It’s no secret that growing up in Hollywood is hard on any kid, even if it’s their dream job. Many child stars grow up wishing they had waited to start their careers, while others really wouldn’t change a thing.
Here are 9 former child stars who wish they had a “normal” childhood:
Keke Palmer told The Guardian: “I think being a child star is very abusive, because you don’t even know your limits. And many things that you later see as memories are actually traumas.”
Mary-Kate Olsen told Marie Claire: “I look at old photos of myself and I don’t feel any connection to them. … I would never wish my childhood on anyone…”
Reflecting on a trip home to Toronto after signing his record deal, Justin Bieber told GQ: “I worked so hard as a kid that it made me very sad, I missed my friends and I missed normal life. So my friend and I hid my passport. The record label staff went crazy and said, “You have to perform on the talk show.” Today next week and you can’t find your passport…” But I just wanted to do whatever it took to be normal at that time.”
Reflecting on the bodily humiliation she was subjected to in the entertainment industry, Raven-Symoné told People: “I wish I was living as a younger person now. I probably wouldn’t have as many mental problems.”
in his memoir I’m Glad My Mom DiedJennette McCurdy explained that she never chose to be an actress, it was something her mother forced her to do. She wrote: “I started to see fame as totally disgusting when I turned 16, but now, at 21, I loathe it.”
Cole Sprouse told the New York Times: “When we talk about child stars losing their sanity, we’re not really talking about why fame is a trauma. … Now that I’ve experienced a second great round of this game of fame as an adult, I’ve noticed the same psychological effects that fame has on some young adults, as I did as a child. I just think people have an easier time hiding it when they’re older.”
Chloë Grace Moretz told Hunger that she first realized how famous she was after walking a red carpet at the age of 18. She said: “I walked out of there and I felt very self-loathing and really confused about the experience I had just had. I felt really bad after that. There was this radical, jarring shift in my consciousness. I questioned who I was. me”.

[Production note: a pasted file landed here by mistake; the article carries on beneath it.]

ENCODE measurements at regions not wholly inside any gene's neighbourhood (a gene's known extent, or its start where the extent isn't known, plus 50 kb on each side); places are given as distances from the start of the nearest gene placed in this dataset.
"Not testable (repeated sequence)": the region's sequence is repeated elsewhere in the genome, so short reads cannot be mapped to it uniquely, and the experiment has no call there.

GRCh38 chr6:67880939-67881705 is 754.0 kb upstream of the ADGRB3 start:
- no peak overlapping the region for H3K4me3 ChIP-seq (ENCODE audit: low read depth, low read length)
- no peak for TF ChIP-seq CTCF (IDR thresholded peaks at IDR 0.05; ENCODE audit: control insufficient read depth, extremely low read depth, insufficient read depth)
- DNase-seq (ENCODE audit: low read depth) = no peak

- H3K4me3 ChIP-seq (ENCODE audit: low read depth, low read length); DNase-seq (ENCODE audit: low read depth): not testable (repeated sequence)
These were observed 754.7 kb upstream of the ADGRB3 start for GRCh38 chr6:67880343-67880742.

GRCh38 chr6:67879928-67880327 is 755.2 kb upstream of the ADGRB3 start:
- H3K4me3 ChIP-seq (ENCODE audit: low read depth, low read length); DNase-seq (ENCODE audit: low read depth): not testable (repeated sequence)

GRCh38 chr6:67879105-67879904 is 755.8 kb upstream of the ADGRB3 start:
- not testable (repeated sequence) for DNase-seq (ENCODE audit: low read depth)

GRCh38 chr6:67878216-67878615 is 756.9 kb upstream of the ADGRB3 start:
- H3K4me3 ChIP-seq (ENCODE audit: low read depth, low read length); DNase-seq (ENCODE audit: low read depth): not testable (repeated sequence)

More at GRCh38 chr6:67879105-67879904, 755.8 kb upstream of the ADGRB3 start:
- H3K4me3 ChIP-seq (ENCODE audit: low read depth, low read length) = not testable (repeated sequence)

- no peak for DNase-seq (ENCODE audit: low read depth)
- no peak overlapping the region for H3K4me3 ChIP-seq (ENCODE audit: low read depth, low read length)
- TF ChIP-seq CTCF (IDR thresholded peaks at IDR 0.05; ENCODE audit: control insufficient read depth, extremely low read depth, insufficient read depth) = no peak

At Cannes Lions, Demi Lovato said: “I wouldn’t start so young if I were born again. I don’t regret anything, but it was hard to become a mainstream artist after being a child star. It’s a very complicated thing.”
In an essay for People, Alyson Stoner wrote: “As we overcome the extreme ups and downs of world fame, hidden hospitalizations, artistic achievements, young adulthood and multiple degrees of abuse, I wish it on no one. I barely survived that artistic environment of child exploitation. In fact, nothing was designed for me to be a person…’ Normal.’ ‘Stable.’ ‘Alive.'”
And now, these are nine former child stars who don’t regret making their Hollywood debut at a young age:
Alyssa Milano told Us Weekly: “I’m so grateful to have been a child star, that was the lifeline for my family. It’s not without its challenges, but I don’t think it’s exclusive to fame at a young age.”
Selena Gomez told GQ, “I chose this. So I’m not going to sit here and say, ‘My God, poor me, I didn’t have a normal childhood.’ I don’t care about that.”
Taking a lie detector test for Vanity Fair, Hilary Duff said she did not wish she had a “more normal” childhood. She said: “It’s not something I wish I could change, and that’s not very common.”
Aly Michalka told People: “Most child actors don’t have a brother who also experiences the same success simultaneously. That allowed us to [a Aly y a AJ, su hermana y compañera de banda] have a very normal life.”
Beverley Mitchell, actress 7th Heaventold People: “Because I’ve been able to grow up with a lot of these people and I’m a very important part of their lives, and to have them tell me that they watched the show with their grandmother and we talk about it, that’s really something special, and I feel that it’s a gift, and I’m very grateful for that. So, yes, I am Lucy.”
Discussing her rise to fame in country music at age 13, LeAnn Rimes told People: “I wouldn’t recommend it to anyone, but it’s my path, so I accepted it and learned from it. I can really appreciate it from these heights, in its entirety”.
Christina Ricci told People: “I loved working. I loved being a talented kid. I loved being good at something. I loved all the positive encouragement I got every day. I loved being able to use my imagination in a way you could really create something. It was amazing to be able to do that so young.”
Miranda Cosgrove told Digital Spy that she was probably more sheltered than most simply because her mom and dad are such a big part of her life and being around her mom in particular “helped a lot to make it a more positive experience.”
Ariel Winter was pressured to become an actress from a very young age by her mother, from whom she emancipated at the age of 17. However, she told the Hollywood Reporter: “As much as I wish I had a better childhood, I wouldn’t change it, because that made me who I am today.”
This post was translated from English.